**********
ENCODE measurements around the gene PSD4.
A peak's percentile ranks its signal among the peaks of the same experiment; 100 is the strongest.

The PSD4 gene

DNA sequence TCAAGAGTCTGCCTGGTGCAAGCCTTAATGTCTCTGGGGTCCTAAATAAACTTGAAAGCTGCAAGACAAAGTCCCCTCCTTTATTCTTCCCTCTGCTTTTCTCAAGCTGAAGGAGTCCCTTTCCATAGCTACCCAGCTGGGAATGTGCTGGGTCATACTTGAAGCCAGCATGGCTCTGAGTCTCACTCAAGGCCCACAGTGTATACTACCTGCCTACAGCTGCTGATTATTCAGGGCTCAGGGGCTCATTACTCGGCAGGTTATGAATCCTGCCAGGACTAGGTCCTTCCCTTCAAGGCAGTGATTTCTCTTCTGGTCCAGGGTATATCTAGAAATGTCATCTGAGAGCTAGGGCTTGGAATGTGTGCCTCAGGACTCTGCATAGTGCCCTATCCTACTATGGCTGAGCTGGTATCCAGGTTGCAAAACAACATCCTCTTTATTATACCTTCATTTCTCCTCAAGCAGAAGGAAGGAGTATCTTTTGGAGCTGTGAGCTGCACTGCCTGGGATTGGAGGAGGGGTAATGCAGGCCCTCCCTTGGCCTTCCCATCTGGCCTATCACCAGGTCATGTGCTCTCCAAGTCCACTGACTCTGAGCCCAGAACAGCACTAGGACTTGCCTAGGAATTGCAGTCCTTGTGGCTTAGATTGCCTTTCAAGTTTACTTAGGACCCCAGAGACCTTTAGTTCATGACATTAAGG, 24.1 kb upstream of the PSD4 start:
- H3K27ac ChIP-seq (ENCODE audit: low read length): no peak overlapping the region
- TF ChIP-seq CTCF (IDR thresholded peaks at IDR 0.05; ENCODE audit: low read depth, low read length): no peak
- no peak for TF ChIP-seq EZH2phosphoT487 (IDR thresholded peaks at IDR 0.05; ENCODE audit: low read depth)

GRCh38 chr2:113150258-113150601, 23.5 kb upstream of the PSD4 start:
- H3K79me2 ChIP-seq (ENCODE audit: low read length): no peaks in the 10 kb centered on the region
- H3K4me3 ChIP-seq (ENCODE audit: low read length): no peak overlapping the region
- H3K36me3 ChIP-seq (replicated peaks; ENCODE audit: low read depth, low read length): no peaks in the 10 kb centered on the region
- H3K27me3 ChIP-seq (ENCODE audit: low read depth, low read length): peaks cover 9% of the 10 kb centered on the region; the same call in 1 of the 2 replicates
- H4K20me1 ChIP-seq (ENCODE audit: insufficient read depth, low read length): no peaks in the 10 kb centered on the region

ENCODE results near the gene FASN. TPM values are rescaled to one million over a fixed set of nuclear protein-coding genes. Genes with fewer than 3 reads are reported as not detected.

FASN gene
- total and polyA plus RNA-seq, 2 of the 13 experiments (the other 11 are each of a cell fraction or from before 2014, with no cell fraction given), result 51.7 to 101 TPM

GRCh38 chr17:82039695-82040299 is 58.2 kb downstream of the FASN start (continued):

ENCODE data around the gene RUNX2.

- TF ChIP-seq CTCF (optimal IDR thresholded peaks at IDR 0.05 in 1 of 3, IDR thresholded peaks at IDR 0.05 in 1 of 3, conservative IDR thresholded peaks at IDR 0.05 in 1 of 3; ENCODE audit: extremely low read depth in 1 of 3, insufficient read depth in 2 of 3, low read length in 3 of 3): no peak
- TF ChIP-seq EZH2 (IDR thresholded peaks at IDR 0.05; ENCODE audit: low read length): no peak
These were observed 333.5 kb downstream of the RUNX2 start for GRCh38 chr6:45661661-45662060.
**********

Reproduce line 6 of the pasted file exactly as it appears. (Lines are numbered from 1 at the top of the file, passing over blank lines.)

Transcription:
- TF ChIP-seq CTCF (IDR thresholded peaks at IDR 0.05; ENCODE audit: low read depth, low read length): no peak